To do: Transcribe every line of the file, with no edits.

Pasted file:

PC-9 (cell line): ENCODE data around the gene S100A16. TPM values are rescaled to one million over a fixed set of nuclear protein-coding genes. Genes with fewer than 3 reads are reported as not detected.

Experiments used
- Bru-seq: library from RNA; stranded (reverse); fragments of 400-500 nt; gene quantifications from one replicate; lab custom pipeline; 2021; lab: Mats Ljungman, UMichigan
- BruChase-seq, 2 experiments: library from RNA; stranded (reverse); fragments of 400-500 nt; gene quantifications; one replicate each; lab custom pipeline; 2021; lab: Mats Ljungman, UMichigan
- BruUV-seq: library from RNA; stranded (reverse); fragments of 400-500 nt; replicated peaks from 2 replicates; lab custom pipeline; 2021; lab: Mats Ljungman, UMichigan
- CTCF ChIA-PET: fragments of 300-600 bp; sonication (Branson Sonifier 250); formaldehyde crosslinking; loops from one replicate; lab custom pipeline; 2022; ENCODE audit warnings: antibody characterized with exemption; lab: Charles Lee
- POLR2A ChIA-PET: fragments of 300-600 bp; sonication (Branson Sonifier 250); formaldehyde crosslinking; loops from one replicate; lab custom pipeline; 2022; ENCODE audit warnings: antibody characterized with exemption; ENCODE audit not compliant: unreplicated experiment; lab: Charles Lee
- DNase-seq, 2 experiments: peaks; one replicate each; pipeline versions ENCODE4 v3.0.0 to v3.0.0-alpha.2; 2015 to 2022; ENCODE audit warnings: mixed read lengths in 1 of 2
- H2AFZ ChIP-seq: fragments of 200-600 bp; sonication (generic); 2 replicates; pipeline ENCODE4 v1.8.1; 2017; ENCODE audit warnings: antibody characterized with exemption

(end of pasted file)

PC-9 (cell line): ENCODE data around the gene S100A16. TPM values are rescaled to one million over a fixed set of nuclear protein-coding genes. Genes with fewer than 3 reads are reported as not detected.

Experiments used
- Bru-seq: library from RNA; stranded (reverse); fragments of 400-500 nt; gene quantifications from one replicate; lab custom pipeline; 2021; lab: Mats Ljungman, UMichigan
- BruChase-seq, 2 experiments: library from RNA; stranded (reverse); fragments of 400-500 nt; gene quantifications; one replicate each; lab custom pipeline; 2021; lab: Mats Ljungman, UMichigan
- BruUV-seq: library from RNA; stranded (reverse); fragments of 400-500 nt; replicated peaks from 2 replicates; lab custom pipeline; 2021; lab: Mats Ljungman, UMichigan
- CTCF ChIA-PET: fragments of 300-600 bp; sonication (Branson Sonifier 250); formaldehyde crosslinking; loops from one replicate; lab custom pipeline; 2022; ENCODE audit warnings: antibody characterized with exemption; lab: Charles Lee
- POLR2A ChIA-PET: fragments of 300-600 bp; sonication (Branson Sonifier 250); formaldehyde crosslinking; loops from one replicate; lab custom pipeline; 2022; ENCODE audit warnings: antibody characterized with exemption; ENCODE audit not compliant: unreplicated experiment; lab: Charles Lee
- DNase-seq, 2 experiments: peaks; one replicate each; pipeline versions ENCODE4 v3.0.0 to v3.0.0-alpha.2; 2015 to 2022; ENCODE audit warnings: mixed read lengths in 1 of 2
- H2AFZ ChIP-seq: fragments of 200-600 bp; sonication (generic); 2 replicates; pipeline ENCODE4 v1.8.1; 2017; ENCODE audit warnings: antibody characterized with exemption